Jordon Points brings a “player-centered” coaching philosophy to Foothill Boys’ Soccer Program


New boys’ soccer coach, Jordon Points. Credit: Jason Messner / The Foothill Dragon Press

In addition to being the women’s junior varsity coach at California Lutheran University and head coach of two boys teams at Eagles Soccer Club, Jordon Points has taken the position of head varsity coach for the Foothill Technology High School boys’ soccer team.

Even though Points is only 30 years old, he has been coaching for seven years and playing for 25.

Coach Points brings an unlimited supply of energy to the program as he is often seen jumping into drills during his practices. He feels that this “adds credibility” and “a different dynamic” while also giving some players the opportunity to “go up against someone who is more experienced.”



One of this year’s team captains for the team, Kyeler Brant ‘20, plays for Points on both the Dragons’ varsity squad and his 2002 Eagles Soccer Club boys’ team. Brant described Points as “very full of energy and looking to do great things for the [Foothill] program.”

Overall, Points is hoping to implement a “player-centered” environment where the players work to improve “their legacy that is being left behind.” He is also hoping to see “the growth of the players” and potentially “win league and get as far as [they] can in California Interscholastic Federation (CIF).”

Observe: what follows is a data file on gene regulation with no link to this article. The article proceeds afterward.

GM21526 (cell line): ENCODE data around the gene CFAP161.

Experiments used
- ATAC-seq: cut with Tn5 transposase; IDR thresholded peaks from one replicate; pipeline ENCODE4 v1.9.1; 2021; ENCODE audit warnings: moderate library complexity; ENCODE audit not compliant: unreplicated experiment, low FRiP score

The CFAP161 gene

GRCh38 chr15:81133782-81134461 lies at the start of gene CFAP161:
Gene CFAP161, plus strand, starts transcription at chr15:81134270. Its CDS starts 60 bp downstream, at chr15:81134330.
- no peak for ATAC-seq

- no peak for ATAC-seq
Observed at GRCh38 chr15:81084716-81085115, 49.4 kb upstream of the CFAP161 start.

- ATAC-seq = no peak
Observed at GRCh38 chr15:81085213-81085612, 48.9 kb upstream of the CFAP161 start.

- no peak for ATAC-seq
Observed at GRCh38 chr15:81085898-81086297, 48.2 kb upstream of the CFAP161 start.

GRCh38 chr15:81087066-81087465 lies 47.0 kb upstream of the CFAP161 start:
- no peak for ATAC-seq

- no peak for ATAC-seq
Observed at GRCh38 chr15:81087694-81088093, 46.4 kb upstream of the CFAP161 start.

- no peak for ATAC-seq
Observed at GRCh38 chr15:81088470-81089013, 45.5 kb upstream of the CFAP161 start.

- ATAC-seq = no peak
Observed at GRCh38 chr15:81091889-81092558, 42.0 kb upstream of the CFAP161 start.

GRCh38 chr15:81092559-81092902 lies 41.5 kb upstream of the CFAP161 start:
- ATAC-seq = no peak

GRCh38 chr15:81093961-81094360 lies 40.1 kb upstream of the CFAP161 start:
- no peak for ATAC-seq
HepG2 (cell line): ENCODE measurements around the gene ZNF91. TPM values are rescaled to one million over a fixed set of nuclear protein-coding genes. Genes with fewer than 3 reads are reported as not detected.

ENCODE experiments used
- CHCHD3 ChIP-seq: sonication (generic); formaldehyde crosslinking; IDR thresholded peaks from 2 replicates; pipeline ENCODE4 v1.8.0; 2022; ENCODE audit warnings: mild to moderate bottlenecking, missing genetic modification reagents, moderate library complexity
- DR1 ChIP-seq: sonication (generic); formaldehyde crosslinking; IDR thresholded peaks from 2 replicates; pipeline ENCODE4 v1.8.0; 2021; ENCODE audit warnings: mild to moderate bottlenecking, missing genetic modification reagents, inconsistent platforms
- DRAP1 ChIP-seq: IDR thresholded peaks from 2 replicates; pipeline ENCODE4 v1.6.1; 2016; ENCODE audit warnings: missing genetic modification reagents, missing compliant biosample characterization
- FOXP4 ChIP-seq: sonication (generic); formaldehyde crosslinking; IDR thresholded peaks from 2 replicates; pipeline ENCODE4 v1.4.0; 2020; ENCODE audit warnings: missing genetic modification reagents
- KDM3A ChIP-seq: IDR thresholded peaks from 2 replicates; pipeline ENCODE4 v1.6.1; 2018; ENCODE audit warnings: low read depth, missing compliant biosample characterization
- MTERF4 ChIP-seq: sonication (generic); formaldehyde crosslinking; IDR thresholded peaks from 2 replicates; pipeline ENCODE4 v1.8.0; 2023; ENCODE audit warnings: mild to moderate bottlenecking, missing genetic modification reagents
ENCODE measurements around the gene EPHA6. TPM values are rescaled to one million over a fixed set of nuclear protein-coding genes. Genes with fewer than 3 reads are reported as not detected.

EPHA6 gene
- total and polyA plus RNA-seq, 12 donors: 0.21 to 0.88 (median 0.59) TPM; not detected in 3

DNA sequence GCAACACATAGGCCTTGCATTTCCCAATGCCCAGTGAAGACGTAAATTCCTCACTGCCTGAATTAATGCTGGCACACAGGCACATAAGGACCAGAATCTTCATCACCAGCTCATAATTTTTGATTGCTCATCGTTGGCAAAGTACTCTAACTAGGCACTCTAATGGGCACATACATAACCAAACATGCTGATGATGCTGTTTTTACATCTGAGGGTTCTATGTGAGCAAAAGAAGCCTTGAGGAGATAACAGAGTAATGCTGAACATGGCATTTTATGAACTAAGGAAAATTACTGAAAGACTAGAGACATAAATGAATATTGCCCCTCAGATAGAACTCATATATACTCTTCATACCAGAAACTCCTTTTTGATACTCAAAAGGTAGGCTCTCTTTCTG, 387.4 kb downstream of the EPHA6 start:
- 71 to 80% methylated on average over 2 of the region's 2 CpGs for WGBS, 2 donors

He began creating his own coaching legacy when he first began his a career as a coach, shaping his philosophy based on past coaches he has played for. Because he has been playing for most of his life, he has had the opportunity to learn from many different coaches with a plethora of new information to share.



When he first started his career as a coach he had to go through “trial and error” to see what worked best for him. In order to learn as much as he could, Points constantly questioned himself and read books about soccer. 

One aspect of his coaching that has been greatly appreciated by his players is his one-on-one communication.

Points “understands our perspective and I love how he talks with players individually on what to improve,” Brant said.

In the past, he coached cross country and track at Bakersfield Christian High School. He feels that this has impacted his soccer career because he was able to interact with a variety of personalities and learn how to best guide them.

Points mentioned that he “holds soccer players to higher standards” because it is more difficult to see if they are putting in their best effort.

He also created certain “structured planning” strategies for the training sessions of both runners and soccer players.



Points continues to demonstrate this passion and careful preparation when it comes to his education. After his high school graduation, Points obtained his psychology degree at Rocky Mountain University and competed for their National Association of Intercollegiate Athletics (NAIA) soccer team. Even though his schedule is packed with coaching, Points plans on returning to school to earn his teaching degree.

“I am starting to study more because I want to get back into school and get my CSET so I can be credentialed and teach in high school and eventually teach in college,” Points said.

He first brought his expertise to Foothill as the junior varsity coach for the girls’ soccer program.

He stated that he “was always the assistant coach for soccer” so when the opportunity with the varsity boys arose, he was excited and ready to take on the challenge.

Brant believes his coach is a “very genuine and caring guy who really cares about the boys and the success of the program” and that they are “very lucky to have him.”

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